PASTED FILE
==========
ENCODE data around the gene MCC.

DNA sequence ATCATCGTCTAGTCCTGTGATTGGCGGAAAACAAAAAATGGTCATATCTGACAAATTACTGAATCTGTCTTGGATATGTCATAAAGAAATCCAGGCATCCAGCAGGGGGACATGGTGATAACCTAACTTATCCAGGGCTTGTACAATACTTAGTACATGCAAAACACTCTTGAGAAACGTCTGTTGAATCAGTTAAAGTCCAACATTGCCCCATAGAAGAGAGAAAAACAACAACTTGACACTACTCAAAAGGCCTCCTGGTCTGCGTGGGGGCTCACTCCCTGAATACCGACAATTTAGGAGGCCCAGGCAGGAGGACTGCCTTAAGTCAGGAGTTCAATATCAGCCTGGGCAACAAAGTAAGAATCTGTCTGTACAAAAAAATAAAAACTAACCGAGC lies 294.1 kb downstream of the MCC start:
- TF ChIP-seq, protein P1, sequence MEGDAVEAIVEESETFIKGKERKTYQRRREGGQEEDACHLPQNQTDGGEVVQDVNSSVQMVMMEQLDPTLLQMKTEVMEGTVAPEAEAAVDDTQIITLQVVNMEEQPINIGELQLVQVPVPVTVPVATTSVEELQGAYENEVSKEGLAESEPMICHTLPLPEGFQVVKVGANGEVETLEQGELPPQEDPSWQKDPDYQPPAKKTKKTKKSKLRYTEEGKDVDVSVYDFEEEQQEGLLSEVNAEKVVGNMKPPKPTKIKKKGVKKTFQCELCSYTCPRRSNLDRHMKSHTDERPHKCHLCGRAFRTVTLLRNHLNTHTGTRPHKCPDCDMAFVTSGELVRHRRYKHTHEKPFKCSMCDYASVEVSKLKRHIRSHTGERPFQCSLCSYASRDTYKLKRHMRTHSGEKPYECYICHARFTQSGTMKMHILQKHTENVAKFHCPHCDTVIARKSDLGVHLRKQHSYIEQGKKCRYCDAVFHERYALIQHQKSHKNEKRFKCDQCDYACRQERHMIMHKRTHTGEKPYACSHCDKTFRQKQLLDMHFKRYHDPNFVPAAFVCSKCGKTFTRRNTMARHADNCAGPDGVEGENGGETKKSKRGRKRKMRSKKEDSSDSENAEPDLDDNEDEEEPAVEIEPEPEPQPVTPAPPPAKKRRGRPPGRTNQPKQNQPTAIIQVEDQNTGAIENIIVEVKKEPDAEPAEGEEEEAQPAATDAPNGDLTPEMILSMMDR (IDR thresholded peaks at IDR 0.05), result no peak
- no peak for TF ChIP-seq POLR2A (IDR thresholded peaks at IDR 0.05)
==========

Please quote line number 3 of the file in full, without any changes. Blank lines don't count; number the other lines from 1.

- TF ChIP-seq, protein P1, sequence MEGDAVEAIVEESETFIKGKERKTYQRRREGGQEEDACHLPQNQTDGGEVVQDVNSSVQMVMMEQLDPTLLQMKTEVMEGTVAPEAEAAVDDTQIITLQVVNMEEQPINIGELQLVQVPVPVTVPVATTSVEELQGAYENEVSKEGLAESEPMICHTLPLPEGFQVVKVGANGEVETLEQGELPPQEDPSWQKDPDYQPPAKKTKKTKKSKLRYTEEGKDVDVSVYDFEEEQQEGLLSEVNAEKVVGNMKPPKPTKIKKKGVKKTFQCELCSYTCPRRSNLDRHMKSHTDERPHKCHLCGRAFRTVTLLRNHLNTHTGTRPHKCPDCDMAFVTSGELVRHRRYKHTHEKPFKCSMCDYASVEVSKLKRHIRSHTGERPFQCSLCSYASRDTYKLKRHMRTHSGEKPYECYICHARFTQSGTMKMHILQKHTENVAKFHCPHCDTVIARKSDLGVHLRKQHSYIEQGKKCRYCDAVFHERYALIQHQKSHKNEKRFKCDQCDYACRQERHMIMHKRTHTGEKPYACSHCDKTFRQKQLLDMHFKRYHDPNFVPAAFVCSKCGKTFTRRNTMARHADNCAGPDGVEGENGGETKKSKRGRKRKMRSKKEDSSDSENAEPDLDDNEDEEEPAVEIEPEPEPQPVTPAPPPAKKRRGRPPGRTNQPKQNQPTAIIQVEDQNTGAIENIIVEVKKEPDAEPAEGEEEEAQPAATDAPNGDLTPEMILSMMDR (IDR thresholded peaks at IDR 0.05), result no peak